By now, everyone’s heard the stories, or knows someone who is involved.
Hotel rooms in the Midland-Odessa area going for $400, or more, per night. Trailer parks, even in neighboring towns like Snyder, Andrews and Seminole with no vacancies. People leaving careers they’ve trained or earned degrees for, or both, for the high-paying oil field jobs. Fast-food workers earning close to $20 per hour.
Those are just some of the examples of how the recent boom in the oil and gas business has impacted economically not only the Permian Basin but all of West Texas. But the impact goes well beyond that.
Bradley Ewing, a professor of energy economics in the Texas Tech University Rawls College of Business, recently co-authored a report, “Economic Impact of the Permian Basin’s Oil and Gas Industry” which shows the region is now one of the biggest oil and gas producers in the world with an economic impact felt across the country.
The Permian Basin Petroleum Association commissioned the report.
“We’re delighted that Professor Ewing, with his exceptional professional background in this field, has been able to provide this important document which we hope will serve the Permian Basin well,” said Robert V. Duncan, vice president for research at Texas Tech. “We look forward to being of service to society in this regard in the future.”
For the report, the Permian Basin was defined as the area stretching from Hale County north of Lubbock to the Rio Grande Valley and into parts of southeastern New Mexico. It includes the Delaware and Midland basins as well as several known resource plays such as Wolfberry, Spraberry, Bone Springs, San Andres, Clearfork, Cline Shale and Wolfcamp.
Ewing and his team found that the Permian Basin has the greatest rig count of any basin or region in the world and represents 27 percent of the total rig count in the United States and 56 percent of the total rig count in Texas.
According to the report, which estimates the economic impact for 2013, the Permian Basin’s oil and gas industry creates and sustains more than 546,000 jobs, with an economic output of $137.8 billion, and creates more than $71.1 billion to the gross state products of both Texas and New Mexico.
“The industry’s activities generate and sustain jobs, income, output and provide substantially to the gross state products of both Texas and New Mexico,” the report stated. “In addition, through various measures of taxation, the industry provides many localized benefits to the citizens of both Texas and New Mexico.”
In Texas alone, the Permian Basin is estimated to produce and sustain more than 444,000 jobs with $113.6 billion in economic output, and contribute more than $60.2 billion in gross state product for the state. For New Mexico, the Permian Basin is estimated to produce and sustain more than 94,000 jobs with $22.7 billion in economic output and more than $10.2 billion contributed to the gross state product.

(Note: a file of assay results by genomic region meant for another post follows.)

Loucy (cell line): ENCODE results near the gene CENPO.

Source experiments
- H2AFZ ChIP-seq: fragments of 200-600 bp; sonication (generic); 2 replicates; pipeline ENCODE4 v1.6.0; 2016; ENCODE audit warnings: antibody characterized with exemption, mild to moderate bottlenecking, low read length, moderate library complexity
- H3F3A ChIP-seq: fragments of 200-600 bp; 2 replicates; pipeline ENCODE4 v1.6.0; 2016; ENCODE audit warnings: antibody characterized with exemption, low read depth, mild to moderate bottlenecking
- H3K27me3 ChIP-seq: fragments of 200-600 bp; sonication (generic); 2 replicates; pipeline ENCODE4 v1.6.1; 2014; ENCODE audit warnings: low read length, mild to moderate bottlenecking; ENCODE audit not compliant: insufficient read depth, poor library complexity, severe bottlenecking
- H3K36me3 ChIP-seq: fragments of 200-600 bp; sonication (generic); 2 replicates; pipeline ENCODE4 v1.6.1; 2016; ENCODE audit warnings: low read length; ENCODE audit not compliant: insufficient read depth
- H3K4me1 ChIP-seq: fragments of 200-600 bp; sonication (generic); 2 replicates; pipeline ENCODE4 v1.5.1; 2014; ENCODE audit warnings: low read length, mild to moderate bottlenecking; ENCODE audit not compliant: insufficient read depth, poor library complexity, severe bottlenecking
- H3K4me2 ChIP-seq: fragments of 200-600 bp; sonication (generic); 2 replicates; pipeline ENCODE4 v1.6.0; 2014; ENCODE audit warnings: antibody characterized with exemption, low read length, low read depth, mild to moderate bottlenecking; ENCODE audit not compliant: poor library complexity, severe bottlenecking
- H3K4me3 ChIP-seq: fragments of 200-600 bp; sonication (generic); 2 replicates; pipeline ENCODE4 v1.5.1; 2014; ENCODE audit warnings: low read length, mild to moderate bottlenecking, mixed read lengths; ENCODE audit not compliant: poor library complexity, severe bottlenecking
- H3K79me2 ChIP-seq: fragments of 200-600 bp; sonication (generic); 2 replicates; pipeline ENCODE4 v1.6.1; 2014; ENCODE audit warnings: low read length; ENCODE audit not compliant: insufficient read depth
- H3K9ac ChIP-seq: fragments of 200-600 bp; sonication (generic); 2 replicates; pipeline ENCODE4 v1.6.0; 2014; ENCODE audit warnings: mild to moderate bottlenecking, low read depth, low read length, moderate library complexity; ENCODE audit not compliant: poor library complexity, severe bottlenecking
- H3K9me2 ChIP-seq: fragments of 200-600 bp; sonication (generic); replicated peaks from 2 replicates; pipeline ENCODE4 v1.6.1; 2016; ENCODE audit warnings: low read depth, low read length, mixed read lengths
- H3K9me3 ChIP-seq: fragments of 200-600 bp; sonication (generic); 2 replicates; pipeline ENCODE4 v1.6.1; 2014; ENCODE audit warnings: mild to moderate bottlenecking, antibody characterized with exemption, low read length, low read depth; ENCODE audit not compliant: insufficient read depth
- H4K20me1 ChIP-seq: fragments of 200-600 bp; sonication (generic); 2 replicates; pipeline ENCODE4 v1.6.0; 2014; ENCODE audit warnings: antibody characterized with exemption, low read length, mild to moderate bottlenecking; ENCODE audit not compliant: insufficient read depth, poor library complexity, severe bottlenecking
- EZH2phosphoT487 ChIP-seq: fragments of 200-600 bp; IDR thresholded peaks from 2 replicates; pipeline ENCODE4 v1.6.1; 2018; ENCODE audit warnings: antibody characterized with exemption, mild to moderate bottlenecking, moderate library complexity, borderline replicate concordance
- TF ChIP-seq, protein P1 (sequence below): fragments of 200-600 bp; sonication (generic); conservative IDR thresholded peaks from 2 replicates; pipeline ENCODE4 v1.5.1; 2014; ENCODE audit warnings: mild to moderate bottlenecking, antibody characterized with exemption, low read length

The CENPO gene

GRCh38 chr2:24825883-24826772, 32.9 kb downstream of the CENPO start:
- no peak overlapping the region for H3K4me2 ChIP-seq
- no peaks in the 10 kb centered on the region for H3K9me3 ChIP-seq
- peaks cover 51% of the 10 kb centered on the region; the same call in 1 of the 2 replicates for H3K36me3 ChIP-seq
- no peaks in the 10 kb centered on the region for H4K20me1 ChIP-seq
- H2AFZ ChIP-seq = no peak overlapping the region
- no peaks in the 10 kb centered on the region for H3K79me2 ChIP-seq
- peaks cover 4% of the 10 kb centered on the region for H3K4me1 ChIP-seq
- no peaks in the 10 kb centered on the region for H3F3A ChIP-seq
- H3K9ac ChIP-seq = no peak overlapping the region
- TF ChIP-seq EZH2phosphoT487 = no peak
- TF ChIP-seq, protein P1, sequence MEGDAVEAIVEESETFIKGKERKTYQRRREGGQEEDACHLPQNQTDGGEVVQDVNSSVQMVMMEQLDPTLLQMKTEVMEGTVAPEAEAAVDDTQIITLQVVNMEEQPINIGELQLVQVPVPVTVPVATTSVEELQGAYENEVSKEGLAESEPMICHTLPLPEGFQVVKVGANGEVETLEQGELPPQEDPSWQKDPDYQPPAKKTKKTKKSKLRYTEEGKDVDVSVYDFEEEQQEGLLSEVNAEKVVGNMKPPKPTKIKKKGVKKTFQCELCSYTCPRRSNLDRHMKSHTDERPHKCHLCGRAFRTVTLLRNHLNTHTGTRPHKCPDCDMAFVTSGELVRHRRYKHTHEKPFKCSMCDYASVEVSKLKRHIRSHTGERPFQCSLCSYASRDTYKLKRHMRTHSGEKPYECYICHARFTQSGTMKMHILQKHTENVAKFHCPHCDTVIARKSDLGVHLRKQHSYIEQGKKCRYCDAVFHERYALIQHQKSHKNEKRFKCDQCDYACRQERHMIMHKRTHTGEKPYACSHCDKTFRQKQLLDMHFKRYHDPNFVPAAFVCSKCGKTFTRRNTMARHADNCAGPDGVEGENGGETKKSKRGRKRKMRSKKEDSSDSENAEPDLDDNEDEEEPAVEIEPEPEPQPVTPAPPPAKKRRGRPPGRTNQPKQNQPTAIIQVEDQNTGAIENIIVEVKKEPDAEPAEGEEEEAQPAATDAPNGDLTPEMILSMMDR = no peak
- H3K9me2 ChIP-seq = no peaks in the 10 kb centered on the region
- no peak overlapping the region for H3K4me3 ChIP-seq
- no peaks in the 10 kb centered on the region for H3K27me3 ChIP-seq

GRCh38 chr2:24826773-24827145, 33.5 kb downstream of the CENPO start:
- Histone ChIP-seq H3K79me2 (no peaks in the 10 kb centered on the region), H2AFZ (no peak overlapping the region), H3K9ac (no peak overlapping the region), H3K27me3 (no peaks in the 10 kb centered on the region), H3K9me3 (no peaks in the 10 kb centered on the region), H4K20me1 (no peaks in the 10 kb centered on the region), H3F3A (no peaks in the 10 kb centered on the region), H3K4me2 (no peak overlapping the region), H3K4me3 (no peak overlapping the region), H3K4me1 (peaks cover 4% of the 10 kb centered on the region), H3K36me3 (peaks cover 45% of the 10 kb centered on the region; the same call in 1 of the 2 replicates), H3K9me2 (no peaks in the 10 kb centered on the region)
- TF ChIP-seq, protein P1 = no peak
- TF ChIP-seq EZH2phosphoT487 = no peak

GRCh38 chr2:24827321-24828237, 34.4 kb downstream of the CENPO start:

Much of the growth of the rig count can be attributed to wells that are being drilled horizontally, which includes the increasingly popular multi-state hydraulic fracturing. According to the report, since Dec. 27, 2013, the number of horizontal, oil-directed rigs in the Permian Basin rose by 63 percent, which accounts for half of the total increase in those types of rigs in the United States.
The economic impact, however, is not felt just in drilling and exploration, but also in all the other industries that provide support.
“Ultimately, economic impacts derive from the exploration, drilling and production of oil and gas, which require a multitude of support activities for oil and gas operations,” the report said. “These core activities, in turn, lead to a number of non-core but very critical midstream supply chain activities, such as pipeline, transportation, refining and equipment manufacturing.”
The “secondary effects” of oil and gas drilling and exploration impact not only suppliers to the industry but also wholesale, retail, real estate and housing and financial services.
“Having studied the industry for a number of years, we were not surprised at the magnitude of the impacts from our researchers’ point of view,” Ewing said. “However, what stands out to us is the greater importance the oil and gas industry plays in the overall stability of the Permian Basin’s economy.”
Because of the way the industry functions in the area, Ewing and his team concluded the region’s economy is becoming more stable and the growth sustainable.
“The more recent performance of the industry is linked to greater economic stability,” Ewing said. “Moreover, the research indicates the economics of the industry and region are sustainable. However, that is dependent on infrastructure and capital formation keeping pace.”
This report marks the second one this summer Ewing has helped produce for the petroleum industry. In July, he was commissioned for a report on the economic impact the Texas oil and gas pipeline industry has on the state.
“This research solidifies Texas Tech as the leader in the area of energy economics and petroleum engineering research,” Ewing said.
In addition to Ewing, others who helped research and write the report included Marshall C. Watson, department chair for Texas Tech’s Bob. L. Herd Department of Petroleum Engineering, Terry McInturff, professor and chair of the Rawls College of Business Area of Energy, Economics and Law, Russell McInturff, a professor in the Area of Energy, economic and law, as well as petroleum engineering doctoral students Tariq Ali, Roland O. Ezewu and Ibegbuna Ezisi.